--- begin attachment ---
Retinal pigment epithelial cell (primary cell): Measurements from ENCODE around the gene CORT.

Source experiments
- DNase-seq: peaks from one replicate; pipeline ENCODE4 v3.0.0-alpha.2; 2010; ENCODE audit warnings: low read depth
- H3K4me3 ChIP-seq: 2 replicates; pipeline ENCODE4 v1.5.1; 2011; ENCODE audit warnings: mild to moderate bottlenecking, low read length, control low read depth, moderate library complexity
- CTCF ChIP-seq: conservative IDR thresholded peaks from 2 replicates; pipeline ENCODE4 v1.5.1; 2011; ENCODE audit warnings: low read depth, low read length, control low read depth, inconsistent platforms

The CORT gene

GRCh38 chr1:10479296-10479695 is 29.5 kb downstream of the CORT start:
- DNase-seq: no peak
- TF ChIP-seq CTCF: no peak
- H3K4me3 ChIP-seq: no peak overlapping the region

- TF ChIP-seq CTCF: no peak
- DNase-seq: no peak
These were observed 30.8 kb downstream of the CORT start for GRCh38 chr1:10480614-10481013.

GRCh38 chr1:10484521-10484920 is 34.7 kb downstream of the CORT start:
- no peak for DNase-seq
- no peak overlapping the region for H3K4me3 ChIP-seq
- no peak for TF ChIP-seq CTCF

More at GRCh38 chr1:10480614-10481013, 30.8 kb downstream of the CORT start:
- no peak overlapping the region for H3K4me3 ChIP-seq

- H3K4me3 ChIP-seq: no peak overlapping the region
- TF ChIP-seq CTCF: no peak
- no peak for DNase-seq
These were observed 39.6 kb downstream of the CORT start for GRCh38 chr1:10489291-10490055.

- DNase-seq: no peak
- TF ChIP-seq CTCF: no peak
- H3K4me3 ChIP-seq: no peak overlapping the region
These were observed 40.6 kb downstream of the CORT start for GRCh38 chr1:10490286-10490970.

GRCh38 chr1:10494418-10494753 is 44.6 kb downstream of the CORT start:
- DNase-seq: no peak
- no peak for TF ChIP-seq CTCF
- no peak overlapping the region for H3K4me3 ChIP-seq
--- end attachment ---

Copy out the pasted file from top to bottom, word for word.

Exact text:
Retinal pigment epithelial cell (primary cell): Measurements from ENCODE around the gene CORT.

Source experiments
- DNase-seq: peaks from one replicate; pipeline ENCODE4 v3.0.0-alpha.2; 2010; ENCODE audit warnings: low read depth
- H3K4me3 ChIP-seq: 2 replicates; pipeline ENCODE4 v1.5.1; 2011; ENCODE audit warnings: mild to moderate bottlenecking, low read length, control low read depth, moderate library complexity
- CTCF ChIP-seq: conservative IDR thresholded peaks from 2 replicates; pipeline ENCODE4 v1.5.1; 2011; ENCODE audit warnings: low read depth, low read length, control low read depth, inconsistent platforms

The CORT gene

GRCh38 chr1:10479296-10479695 is 29.5 kb downstream of the CORT start:
- DNase-seq: no peak
- TF ChIP-seq CTCF: no peak
- H3K4me3 ChIP-seq: no peak overlapping the region

- TF ChIP-seq CTCF: no peak
- DNase-seq: no peak
These were observed 30.8 kb downstream of the CORT start for GRCh38 chr1:10480614-10481013.

GRCh38 chr1:10484521-10484920 is 34.7 kb downstream of the CORT start:
- no peak for DNase-seq
- no peak overlapping the region for H3K4me3 ChIP-seq
- no peak for TF ChIP-seq CTCF

More at GRCh38 chr1:10480614-10481013, 30.8 kb downstream of the CORT start:
- no peak overlapping the region for H3K4me3 ChIP-seq

- H3K4me3 ChIP-seq: no peak overlapping the region
- TF ChIP-seq CTCF: no peak
- no peak for DNase-seq
These were observed 39.6 kb downstream of the CORT start for GRCh38 chr1:10489291-10490055.

- DNase-seq: no peak
- TF ChIP-seq CTCF: no peak
- H3K4me3 ChIP-seq: no peak overlapping the region
These were observed 40.6 kb downstream of the CORT start for GRCh38 chr1:10490286-10490970.

GRCh38 chr1:10494418-10494753 is 44.6 kb downstream of the CORT start:
- DNase-seq: no peak
- no peak for TF ChIP-seq CTCF
- no peak overlapping the region for H3K4me3 ChIP-seq